In a brief book, each chapter takes on a mission and Chapter 3, entitled “The Quest for an Asset-Based Currency, 1894-1908” argues that initial banking reform proposals aimed to repair the flaws of the National Banking System: seasonal money market stringency and banking panics. The initial reform proposals wrangled with “inelasticity of the currency,” that is, the failure of currency (note issuance from banks especially) to respond to changes in demand, most notably, the seasonal demands from the agricultural cycle. The book provides a complete analysis of proposals and reform movements, and the descriptions retain a thematic continuity to the title. The Baltimore Plan in 1894 was conceived by bankers in the Baltimore Clearing House who then presented a proposal for currency reform at the American Bankers’ Association annual convention. Wicker presents the detailed asset-based currency proposal of the Baltimore Plan, emphasizing that the plan was not uniformly supported by reformers with similar views. For example, J. Laurence Laughlin, chairman of the Department of Economics at the University of Chicago, perceived that the key constraint in a banking panic was access to credit, which was not going to be fixed by additional currency. Laughlin’s subsequent participation in the Indianapolis Monetary Commission in 1897 links together the discussion of the two reform movements, making clear that the latter reform gained from the work of the Baltimore Plan. The Indianapolis Monetary Commission had as its goal the appointment of a National Monetary Commission, much like the one commissioned in the Aldrich-Vreeland Act of 1908.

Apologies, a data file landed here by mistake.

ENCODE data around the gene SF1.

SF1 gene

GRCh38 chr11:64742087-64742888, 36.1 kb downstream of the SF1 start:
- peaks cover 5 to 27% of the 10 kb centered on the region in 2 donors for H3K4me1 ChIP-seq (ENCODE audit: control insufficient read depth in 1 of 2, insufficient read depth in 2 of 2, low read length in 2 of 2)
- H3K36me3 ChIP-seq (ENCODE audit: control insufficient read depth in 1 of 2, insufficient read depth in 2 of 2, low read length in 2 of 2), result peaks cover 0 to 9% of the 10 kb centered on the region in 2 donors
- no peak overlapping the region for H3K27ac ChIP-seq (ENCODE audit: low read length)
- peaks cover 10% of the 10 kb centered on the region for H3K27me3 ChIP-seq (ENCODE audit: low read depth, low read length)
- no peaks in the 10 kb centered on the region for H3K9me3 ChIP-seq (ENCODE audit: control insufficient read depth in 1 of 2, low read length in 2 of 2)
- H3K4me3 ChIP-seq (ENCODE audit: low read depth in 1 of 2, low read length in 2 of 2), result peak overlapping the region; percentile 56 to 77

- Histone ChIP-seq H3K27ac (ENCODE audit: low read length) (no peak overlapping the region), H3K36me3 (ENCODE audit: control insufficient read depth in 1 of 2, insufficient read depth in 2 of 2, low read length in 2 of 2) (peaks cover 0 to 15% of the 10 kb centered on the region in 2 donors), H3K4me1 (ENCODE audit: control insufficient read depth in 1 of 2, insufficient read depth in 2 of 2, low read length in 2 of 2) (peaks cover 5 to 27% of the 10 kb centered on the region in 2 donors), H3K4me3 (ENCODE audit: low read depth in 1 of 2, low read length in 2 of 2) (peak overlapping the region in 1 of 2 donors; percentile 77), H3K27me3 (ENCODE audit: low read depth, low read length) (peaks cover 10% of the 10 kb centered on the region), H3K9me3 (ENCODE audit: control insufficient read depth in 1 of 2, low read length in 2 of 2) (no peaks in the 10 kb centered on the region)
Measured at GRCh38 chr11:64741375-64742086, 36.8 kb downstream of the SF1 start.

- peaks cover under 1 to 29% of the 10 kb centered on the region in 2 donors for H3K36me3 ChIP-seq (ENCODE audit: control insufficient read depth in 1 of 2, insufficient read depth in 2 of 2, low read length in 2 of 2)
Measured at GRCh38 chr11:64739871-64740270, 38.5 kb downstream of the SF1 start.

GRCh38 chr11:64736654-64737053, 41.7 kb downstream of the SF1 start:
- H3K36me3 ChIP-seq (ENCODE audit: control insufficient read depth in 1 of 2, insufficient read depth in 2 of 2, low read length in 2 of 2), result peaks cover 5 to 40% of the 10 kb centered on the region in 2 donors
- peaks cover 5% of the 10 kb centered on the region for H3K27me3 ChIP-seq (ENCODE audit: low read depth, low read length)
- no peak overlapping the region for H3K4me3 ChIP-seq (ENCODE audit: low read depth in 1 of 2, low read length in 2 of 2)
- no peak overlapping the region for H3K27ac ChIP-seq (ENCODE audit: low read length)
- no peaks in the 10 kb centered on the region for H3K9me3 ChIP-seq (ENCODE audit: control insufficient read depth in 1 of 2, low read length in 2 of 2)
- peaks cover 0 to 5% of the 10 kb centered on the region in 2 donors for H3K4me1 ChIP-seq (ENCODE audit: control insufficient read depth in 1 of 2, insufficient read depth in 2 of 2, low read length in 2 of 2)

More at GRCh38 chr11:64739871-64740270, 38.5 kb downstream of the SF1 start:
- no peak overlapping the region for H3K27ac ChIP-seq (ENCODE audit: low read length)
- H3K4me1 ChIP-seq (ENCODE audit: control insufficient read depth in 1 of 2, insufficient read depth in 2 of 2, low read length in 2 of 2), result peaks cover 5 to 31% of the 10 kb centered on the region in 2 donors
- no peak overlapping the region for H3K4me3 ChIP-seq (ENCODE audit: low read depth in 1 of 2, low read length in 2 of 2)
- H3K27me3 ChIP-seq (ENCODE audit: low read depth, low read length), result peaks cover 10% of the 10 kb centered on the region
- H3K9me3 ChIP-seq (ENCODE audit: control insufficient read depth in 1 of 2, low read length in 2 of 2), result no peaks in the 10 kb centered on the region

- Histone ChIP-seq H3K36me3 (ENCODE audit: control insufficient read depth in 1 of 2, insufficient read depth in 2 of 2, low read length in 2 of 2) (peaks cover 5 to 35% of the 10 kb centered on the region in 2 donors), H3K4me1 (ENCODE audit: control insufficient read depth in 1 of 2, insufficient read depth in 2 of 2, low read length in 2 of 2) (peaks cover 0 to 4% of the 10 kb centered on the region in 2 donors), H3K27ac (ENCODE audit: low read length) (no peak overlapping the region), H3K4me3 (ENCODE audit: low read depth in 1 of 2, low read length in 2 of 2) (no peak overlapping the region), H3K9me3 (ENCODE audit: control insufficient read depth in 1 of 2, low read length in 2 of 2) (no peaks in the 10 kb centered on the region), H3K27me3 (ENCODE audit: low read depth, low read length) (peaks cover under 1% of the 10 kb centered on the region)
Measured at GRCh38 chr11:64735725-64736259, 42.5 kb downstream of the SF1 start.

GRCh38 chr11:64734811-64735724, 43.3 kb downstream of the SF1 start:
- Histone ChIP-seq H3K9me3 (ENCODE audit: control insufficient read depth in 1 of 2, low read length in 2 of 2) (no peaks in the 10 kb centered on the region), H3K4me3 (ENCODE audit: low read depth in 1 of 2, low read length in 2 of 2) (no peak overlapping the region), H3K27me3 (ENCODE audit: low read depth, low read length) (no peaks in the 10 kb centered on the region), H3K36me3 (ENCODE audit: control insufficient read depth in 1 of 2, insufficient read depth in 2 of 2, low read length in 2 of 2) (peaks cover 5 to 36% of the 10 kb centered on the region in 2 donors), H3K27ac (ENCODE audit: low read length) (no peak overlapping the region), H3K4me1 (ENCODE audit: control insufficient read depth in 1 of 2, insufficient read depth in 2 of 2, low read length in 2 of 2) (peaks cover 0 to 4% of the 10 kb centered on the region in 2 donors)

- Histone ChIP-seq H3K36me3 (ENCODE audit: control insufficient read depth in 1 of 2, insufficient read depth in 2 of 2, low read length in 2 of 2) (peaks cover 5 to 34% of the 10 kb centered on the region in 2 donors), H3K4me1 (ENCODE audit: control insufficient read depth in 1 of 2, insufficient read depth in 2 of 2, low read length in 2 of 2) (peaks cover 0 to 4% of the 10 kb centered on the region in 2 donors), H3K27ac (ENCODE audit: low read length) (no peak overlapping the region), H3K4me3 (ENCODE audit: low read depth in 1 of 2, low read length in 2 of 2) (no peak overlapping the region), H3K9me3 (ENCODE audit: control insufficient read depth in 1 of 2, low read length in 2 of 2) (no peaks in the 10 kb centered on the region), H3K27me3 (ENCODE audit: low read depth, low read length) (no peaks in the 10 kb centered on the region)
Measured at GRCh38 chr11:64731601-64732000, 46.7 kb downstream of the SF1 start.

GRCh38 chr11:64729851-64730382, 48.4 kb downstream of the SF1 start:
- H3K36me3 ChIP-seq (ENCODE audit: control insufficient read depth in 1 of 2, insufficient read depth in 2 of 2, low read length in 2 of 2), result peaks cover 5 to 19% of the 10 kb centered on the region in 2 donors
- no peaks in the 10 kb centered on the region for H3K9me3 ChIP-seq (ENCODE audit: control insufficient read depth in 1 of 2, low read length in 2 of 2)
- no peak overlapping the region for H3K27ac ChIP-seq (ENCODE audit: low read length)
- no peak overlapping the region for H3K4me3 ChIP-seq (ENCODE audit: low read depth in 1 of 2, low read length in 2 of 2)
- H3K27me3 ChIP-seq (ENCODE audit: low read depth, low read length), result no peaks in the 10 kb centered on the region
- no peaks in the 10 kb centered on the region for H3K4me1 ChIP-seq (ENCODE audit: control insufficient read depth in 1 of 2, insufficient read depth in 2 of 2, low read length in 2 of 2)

Wicker describes several other less well known reform proposals that deserve notice. Among the other banking reform proposals, the Pratt Bill of 1903 would have authorized each clearinghouse with the right to issue currency on the collateral of its general assets, thereby offering asset-based currency only through the clearinghouses rather than individual banks. This innovative element was similar to the portion of the Aldrich-Vreeland Act that allowed clearinghouses the authority to issue “emergency currency.”